Natural Parenting Toolbox: Preparing Siblings for Childbirth


There are many things you can do to prepare your children for both pregnancy and for the birth itself:

  • Share children’s books and videos about childbirth and becoming a big sister or brother.
  • If you have been struggling with fatigue or nausea, reassure your child that you are okay and that this is temporary. Explain that you may not be able to give him as much time and attention as you would like to because you aren’t feeling well. Make sure that he gets attention at other times, or from someone else.
  • For a homebirth, explain what room you will be in and which friends and family will be there. If the birth will not take place at home, take your child on a tour of the facility you will use. Show your child what is all right to touch and what is not. Have your child meet your care provider at least once.
  • Check to see if your childbirth educator, midwife, or birthing facility gives a sibling class to prepare for birth.
  • Identify a close adult friend or relative who will be your child’s support person during labor and birth. This person must be able to be there for the entire birth and be dedicated only to the care of your child, which might include meal preparation, trips to the playground, and diaper changing. This person should practice answering questions ahead of time in simple language like, “Mommy is making those sounds because it helps her to push the baby out.” She or he must also be willing to leave the birth if your child wants to leave. This should be someone your child is very comfortable with, someone who would not frighten her if she were the one to wake your child up. If you have more than one older child, consider providing each one with their own support person.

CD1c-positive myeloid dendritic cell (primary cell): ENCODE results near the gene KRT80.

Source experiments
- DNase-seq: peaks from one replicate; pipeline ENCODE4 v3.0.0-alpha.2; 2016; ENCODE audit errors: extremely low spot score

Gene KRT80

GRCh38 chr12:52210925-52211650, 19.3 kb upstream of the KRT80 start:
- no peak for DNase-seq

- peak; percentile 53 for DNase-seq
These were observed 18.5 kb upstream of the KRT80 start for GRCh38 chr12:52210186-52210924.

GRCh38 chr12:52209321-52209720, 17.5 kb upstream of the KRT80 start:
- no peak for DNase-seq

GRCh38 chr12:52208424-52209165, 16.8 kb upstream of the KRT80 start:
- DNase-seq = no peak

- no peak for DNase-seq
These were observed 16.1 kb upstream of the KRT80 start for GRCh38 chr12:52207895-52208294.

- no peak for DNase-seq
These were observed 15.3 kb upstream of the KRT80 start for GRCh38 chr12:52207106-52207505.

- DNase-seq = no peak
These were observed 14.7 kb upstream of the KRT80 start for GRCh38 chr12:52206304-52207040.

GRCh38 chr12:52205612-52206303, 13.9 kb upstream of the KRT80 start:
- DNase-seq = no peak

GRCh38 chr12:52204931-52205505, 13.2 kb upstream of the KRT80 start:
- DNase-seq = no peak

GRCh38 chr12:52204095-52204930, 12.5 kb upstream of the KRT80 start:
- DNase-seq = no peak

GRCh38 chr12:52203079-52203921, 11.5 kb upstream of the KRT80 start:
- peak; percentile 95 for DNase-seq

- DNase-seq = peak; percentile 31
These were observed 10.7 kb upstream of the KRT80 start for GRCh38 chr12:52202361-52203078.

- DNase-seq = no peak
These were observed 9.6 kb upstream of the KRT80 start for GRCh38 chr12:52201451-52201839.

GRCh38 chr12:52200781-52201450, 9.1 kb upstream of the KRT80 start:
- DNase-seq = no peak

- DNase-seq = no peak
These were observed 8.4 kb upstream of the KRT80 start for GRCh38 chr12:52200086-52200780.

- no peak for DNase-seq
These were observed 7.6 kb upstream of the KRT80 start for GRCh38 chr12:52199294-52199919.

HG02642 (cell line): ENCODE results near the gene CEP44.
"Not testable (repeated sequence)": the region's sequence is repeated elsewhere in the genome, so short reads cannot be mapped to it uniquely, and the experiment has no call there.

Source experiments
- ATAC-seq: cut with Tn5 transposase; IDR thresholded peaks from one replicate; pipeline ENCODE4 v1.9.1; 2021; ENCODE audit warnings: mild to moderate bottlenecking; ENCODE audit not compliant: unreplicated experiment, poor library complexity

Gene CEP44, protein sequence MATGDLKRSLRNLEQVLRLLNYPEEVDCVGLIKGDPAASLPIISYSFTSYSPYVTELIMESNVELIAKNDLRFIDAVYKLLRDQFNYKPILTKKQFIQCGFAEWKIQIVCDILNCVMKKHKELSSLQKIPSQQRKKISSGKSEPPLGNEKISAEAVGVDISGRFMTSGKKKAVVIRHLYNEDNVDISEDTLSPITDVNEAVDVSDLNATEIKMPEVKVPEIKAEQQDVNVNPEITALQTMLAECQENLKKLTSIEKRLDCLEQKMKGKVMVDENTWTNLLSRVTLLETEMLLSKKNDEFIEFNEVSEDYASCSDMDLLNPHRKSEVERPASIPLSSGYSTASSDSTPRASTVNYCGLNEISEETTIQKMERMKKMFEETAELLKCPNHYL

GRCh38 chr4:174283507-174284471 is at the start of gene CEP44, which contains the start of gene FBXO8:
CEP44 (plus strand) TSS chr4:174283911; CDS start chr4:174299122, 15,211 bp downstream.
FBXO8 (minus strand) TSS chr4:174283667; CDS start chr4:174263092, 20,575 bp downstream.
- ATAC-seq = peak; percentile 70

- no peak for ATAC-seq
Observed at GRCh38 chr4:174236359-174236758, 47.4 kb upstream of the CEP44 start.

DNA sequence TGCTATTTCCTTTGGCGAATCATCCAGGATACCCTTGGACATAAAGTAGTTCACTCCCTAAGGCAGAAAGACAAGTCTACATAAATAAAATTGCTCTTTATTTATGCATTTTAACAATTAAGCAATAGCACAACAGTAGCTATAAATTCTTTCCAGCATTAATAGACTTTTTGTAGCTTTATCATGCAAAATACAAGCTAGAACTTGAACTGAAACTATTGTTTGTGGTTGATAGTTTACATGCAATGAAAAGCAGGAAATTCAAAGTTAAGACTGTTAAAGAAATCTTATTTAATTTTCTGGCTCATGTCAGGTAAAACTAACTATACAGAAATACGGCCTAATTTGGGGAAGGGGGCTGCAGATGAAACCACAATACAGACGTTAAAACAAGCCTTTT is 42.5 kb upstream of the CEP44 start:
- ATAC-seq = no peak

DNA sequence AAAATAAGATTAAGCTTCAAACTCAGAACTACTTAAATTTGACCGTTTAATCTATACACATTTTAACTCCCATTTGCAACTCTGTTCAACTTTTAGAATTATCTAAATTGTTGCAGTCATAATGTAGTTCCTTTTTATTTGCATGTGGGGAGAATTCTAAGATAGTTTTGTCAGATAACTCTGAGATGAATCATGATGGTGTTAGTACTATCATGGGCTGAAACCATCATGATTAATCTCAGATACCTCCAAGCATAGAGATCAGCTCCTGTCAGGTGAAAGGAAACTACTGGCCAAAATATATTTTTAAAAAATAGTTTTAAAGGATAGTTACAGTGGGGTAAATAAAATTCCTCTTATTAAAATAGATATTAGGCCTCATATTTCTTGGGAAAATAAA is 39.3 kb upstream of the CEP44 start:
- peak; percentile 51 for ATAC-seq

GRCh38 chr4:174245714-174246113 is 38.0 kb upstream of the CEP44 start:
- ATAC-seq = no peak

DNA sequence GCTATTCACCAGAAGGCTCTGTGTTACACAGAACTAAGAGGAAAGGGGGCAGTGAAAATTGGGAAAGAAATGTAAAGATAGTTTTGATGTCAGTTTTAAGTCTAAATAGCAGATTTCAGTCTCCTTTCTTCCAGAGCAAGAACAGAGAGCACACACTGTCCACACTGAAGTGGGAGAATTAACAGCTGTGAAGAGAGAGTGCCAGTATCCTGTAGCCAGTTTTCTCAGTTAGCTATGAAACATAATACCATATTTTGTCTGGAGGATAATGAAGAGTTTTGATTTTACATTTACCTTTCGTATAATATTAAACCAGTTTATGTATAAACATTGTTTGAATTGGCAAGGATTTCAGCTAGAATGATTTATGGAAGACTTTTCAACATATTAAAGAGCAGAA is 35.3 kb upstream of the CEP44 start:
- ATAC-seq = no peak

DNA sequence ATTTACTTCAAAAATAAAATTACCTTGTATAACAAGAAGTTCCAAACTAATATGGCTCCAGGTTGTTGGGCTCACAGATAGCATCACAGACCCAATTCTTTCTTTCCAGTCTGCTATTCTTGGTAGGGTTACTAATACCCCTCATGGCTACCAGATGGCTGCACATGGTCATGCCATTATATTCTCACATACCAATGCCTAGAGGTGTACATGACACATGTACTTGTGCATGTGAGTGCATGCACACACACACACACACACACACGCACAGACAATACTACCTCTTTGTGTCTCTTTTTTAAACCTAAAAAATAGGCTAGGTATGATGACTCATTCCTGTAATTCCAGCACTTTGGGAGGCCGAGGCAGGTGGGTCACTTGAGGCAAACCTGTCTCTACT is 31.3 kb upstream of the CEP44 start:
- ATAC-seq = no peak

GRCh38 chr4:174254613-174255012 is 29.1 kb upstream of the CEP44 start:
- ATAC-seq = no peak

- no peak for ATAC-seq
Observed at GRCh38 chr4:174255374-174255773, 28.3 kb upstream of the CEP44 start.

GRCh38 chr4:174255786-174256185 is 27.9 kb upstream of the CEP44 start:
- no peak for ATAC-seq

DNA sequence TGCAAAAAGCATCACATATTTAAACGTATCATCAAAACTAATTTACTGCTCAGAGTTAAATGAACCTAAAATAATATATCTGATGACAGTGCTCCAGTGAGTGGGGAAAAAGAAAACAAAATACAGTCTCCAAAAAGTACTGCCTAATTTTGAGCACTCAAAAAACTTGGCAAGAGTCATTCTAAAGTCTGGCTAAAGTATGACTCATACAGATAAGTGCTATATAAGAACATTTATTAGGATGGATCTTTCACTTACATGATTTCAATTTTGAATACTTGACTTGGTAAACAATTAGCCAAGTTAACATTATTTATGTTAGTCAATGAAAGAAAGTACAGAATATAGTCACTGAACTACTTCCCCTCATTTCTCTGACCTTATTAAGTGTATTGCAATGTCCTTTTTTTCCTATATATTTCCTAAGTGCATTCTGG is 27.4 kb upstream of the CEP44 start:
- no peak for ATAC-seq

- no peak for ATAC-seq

• Role play with your children. Rehearse some of the sounds you may make during labor with them. Try describing events in terms of things they might understand. For example, you can describe the opening of the cervix as like a flower slowly unfolding from a bud.
  • Ask your child to help you, both before and during labor, by washing sheets for the homebirth, helping you pick out or make massage oil for the birth, helping you to pack, bringing you a drink of water, or putting a damp cloth on your forehead. Let them practice these steps as well.
  • Encourage them to express their feelings about the birth process artistically, in drawings or paintings.
  • A child over four might like to create their own birth plan. You can help them to plan this and write it down. They might include things like: “I want to take a picture of the baby,” or “I want to rub Mommy’s back when she is waiting for the baby to come out.” Your child could illustrate the list, if she likes, or decorate it.
  • Tell your child the story of their birth. Children usually love to hear about their entrance into the world, and this is a way to give them extra attention while reassuring them that birth is safe and natural.

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